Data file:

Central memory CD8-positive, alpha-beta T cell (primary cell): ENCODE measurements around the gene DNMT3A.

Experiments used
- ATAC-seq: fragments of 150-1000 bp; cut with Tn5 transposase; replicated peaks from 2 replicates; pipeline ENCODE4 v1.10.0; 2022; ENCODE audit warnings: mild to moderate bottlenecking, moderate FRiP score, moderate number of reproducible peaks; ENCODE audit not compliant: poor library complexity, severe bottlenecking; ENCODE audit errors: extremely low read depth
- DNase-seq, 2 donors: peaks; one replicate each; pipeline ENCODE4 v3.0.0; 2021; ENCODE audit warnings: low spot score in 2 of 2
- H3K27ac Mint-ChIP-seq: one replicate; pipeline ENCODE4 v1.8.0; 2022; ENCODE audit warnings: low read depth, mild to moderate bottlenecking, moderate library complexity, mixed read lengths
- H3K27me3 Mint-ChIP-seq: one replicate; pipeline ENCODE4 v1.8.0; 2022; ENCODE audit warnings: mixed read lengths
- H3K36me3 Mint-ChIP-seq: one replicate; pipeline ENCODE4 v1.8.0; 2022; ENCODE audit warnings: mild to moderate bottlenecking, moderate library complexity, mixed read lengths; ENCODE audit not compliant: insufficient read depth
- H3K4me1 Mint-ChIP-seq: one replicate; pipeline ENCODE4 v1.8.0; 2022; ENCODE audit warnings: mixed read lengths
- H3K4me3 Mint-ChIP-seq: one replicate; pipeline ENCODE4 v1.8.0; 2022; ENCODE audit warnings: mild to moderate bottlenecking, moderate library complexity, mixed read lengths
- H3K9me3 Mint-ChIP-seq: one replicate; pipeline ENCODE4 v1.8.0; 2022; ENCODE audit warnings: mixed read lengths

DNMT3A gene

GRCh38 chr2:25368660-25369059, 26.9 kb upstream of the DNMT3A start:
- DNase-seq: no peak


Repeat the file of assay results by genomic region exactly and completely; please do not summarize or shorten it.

Central memory CD8-positive, alpha-beta T cell (primary cell): ENCODE measurements around the gene DNMT3A.

Experiments used
- ATAC-seq: fragments of 150-1000 bp; cut with Tn5 transposase; replicated peaks from 2 replicates; pipeline ENCODE4 v1.10.0; 2022; ENCODE audit warnings: mild to moderate bottlenecking, moderate FRiP score, moderate number of reproducible peaks; ENCODE audit not compliant: poor library complexity, severe bottlenecking; ENCODE audit errors: extremely low read depth
- DNase-seq, 2 donors: peaks; one replicate each; pipeline ENCODE4 v3.0.0; 2021; ENCODE audit warnings: low spot score in 2 of 2
- H3K27ac Mint-ChIP-seq: one replicate; pipeline ENCODE4 v1.8.0; 2022; ENCODE audit warnings: low read depth, mild to moderate bottlenecking, moderate library complexity, mixed read lengths
- H3K27me3 Mint-ChIP-seq: one replicate; pipeline ENCODE4 v1.8.0; 2022; ENCODE audit warnings: mixed read lengths
- H3K36me3 Mint-ChIP-seq: one replicate; pipeline ENCODE4 v1.8.0; 2022; ENCODE audit warnings: mild to moderate bottlenecking, moderate library complexity, mixed read lengths; ENCODE audit not compliant: insufficient read depth
- H3K4me1 Mint-ChIP-seq: one replicate; pipeline ENCODE4 v1.8.0; 2022; ENCODE audit warnings: mixed read lengths
- H3K4me3 Mint-ChIP-seq: one replicate; pipeline ENCODE4 v1.8.0; 2022; ENCODE audit warnings: mild to moderate bottlenecking, moderate library complexity, mixed read lengths
- H3K9me3 Mint-ChIP-seq: one replicate; pipeline ENCODE4 v1.8.0; 2022; ENCODE audit warnings: mixed read lengths

DNMT3A gene

GRCh38 chr2:25368660-25369059, 26.9 kb upstream of the DNMT3A start:
- DNase-seq: no peak